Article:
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March 1, 2024 2:33

Latest update:January 3, 2023

Transparency Index shows that public disclosure of politicians' earnings strengthens the fight against corruption

Countries where the assets of public servants are known lead the Corruption Perceptions Index and have better business environments. Around here, the declarations of assets of politicians and public servants remain “under lock and key” and can only be unlocked by court order, and even so their content remains a secret of justice.

Of the ten countries that lead the International Transparency Index on the Perception of Corruption in 2020, only one does not make public the tax returns of its public servants, a mechanism that, according to experts consulted by Expansão, alone does not solve the problem of corruption but allows for greater surveillance by citizens over their politicians.


Last week, the President of the Republic, João Lourenço, defended the secrecy of public servants’ assets, discarding their disclosure as a way of preserving the rights of this fringe of society. João Lourenço, who was speaking at a collective interview with five media outlets, including Expansão, which previously sent two questions, revealed that “this is a way of protecting the good name to which all citizens are entitled, including those who in certain point in their lives become public servants”.


According to jurists and a sociologist that Expansão consulted, what the President of the Republic did not say is that the public disclosure of the declaration of assets of public servants and politicians is one of the steps that contribute to a given country being considered more or less corrupt.


And unlike what he said, “I don’t know of any democracy” that publicly discloses the assets of its politicians, an Expansion consultation based on the countries that lead the Corruption Perception Index demonstrates the opposite. That is, the countries where the public servants’ declaration of assets is public are the ones that are best placed in the ranking, different from those that “hide” these declarations.


Denmark, which today reaps the fruits of more than 350 years of commitment against corruption in the public and private sector, led the 2020 ranking of 180 countries in this Transparency International index, the main global indicator of transparency, with 88 points, the same as New Zealand, which occupies the second position.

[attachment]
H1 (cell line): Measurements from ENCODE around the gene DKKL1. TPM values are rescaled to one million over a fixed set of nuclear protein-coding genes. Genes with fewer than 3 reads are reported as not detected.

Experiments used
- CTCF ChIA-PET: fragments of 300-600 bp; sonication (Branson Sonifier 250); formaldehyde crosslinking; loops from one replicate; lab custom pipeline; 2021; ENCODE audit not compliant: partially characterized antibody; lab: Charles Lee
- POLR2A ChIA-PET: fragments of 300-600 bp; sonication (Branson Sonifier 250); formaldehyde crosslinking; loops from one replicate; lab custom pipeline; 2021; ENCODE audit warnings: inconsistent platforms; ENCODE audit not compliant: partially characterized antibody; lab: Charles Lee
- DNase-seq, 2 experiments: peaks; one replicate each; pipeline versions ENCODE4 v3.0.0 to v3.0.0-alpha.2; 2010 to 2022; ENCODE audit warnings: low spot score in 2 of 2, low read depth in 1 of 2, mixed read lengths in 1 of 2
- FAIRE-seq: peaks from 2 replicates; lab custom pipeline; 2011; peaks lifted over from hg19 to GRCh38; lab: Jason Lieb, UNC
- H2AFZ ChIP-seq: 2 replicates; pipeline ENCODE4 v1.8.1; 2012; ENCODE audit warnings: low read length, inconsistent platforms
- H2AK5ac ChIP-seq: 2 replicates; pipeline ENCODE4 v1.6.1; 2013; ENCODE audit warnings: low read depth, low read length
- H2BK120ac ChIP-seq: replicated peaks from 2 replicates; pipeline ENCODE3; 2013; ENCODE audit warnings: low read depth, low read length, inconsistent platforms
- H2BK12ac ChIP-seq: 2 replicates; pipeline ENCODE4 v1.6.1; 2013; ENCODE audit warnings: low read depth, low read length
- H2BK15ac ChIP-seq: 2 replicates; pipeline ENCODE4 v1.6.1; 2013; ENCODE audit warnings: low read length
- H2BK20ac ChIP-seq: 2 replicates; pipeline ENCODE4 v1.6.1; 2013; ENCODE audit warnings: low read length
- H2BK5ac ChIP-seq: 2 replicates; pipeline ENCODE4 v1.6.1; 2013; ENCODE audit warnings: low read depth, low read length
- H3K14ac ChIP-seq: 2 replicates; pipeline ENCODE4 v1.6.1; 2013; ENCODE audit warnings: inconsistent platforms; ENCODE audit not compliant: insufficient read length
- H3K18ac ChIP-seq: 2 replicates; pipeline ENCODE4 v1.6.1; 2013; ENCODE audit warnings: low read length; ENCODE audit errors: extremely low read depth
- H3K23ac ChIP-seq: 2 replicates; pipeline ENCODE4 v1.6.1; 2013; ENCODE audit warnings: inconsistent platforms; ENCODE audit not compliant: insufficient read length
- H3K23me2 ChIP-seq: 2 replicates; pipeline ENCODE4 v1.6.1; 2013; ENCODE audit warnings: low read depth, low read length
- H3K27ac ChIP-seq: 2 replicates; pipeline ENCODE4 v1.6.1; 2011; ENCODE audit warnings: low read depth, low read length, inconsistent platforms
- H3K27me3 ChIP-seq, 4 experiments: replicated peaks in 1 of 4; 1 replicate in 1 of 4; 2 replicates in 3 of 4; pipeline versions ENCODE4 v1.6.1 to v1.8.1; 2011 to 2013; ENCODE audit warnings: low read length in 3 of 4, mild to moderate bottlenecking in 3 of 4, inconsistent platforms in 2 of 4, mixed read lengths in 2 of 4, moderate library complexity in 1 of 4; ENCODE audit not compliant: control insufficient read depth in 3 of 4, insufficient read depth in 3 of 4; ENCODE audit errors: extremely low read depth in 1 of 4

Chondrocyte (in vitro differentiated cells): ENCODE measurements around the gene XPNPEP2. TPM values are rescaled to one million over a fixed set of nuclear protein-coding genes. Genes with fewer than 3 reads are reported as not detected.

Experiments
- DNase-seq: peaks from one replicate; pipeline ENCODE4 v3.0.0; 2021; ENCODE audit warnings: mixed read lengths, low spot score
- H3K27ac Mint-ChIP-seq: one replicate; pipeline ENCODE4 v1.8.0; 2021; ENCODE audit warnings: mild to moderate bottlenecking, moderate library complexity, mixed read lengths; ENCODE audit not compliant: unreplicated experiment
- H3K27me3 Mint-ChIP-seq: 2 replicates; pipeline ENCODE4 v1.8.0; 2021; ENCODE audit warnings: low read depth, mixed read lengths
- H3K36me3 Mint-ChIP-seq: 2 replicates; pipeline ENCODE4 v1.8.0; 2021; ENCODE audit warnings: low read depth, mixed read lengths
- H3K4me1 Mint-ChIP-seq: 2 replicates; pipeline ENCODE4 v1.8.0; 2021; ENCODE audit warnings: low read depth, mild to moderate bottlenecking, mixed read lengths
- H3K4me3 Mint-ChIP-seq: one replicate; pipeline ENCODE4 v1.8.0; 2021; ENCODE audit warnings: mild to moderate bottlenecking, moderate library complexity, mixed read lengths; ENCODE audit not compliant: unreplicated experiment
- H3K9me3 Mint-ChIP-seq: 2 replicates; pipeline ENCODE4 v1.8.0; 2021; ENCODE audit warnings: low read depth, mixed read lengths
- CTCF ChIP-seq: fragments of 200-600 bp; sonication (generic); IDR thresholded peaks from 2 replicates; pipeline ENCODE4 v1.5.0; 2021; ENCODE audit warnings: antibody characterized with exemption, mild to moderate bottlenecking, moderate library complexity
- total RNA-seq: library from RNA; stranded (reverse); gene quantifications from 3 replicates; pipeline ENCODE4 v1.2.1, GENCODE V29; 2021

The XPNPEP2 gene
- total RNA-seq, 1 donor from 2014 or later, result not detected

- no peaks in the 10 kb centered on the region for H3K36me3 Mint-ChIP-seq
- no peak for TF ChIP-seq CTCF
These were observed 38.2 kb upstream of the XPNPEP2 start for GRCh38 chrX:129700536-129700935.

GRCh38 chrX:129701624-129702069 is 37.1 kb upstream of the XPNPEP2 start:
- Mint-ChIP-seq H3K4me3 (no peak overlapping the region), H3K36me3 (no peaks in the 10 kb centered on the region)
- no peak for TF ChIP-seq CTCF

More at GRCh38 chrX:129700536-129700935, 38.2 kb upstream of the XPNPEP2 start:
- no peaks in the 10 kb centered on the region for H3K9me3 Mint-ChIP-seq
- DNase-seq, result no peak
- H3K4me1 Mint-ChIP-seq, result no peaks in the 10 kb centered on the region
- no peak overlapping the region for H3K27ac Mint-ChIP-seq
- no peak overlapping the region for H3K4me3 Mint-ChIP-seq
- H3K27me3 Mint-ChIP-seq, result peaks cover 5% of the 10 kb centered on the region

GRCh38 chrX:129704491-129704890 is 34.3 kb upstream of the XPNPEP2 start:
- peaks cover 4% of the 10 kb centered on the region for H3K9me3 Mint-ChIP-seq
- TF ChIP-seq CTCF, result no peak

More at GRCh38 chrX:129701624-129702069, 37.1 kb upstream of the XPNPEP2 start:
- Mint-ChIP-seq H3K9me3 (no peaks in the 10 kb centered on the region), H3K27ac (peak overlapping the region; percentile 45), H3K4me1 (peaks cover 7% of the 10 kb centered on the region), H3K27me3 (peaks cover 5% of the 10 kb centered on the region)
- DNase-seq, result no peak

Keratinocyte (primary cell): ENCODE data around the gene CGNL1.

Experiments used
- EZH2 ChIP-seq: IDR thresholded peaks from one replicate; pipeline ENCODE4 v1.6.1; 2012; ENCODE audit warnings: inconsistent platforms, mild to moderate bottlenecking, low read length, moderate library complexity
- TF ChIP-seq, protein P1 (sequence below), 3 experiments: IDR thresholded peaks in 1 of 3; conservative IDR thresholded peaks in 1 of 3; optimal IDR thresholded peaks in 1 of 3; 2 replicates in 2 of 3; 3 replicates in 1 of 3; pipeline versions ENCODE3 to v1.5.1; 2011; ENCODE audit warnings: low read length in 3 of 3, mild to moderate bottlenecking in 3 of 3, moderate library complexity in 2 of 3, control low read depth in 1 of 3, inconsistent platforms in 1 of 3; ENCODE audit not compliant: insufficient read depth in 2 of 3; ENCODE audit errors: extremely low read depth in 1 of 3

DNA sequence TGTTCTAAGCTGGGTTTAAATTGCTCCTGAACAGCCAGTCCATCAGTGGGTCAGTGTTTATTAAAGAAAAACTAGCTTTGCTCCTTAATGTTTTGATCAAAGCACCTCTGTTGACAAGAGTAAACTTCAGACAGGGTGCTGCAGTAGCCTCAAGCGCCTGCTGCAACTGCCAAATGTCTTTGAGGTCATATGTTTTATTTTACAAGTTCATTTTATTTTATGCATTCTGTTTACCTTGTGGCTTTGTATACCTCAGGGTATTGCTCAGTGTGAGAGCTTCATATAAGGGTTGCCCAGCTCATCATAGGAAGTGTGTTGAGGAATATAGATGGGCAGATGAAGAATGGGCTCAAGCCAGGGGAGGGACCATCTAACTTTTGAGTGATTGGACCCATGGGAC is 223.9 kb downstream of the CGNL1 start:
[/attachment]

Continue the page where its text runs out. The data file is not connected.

Of the 10 countries that led the IPC in 2020, only one, Singapore, does not publicly disclose the assets of its public servants. This information is handed over to the Head of State, who keeps the conclusions for himself. A bit like what the Public Probity Law mandates in Angola, since public servants are obliged to deliver a closed letter to the Attorney General of the Republic, who can only consult it by court order, maintaining, even so, the information out of reach of the public.


In the 2020 Corruption Perception Index, Angola appears in position 142, with only 27 points, even so, the country took a leap compared to 2017, the year in which it ranked 167th. The IPC scores 180 countries and territories based on perceived levels of corruption in the public sector by experts and businesspeople, where 100 points mean very clean and mean highly corrupt.


Sub-Saharan Africa, with an average of 32 points, is the lowest ranked region in the world in this ranking, which also turns out to be an indicator of the quality of democracies in different countries. Angola is below average for the region. As for Portuguese-speaking countries, Angola ranks sixth, ahead of Mozambique, Guinea-Bissau and Equatorial Guinea. Here, Portugal leads the ranking, followed by Cape Verde.


In Portuguese territory, the norm is similar to that of most of its partners in the European Union, with politicians and public office holders being obliged to submit to the Constitutional Court a declaration of income and assets, which can be consulted by citizens. Even so, this obligation is not always met and, in the last nine years, 70 politicians and holders of high public office have been penalized by the judicial authorities for irregularities in the presentation of declarations of income and assets. Nineteen were removed from office, punished with loss of mandate, and 44 were prevented from returning to occupy those positions.


Source: Expansão

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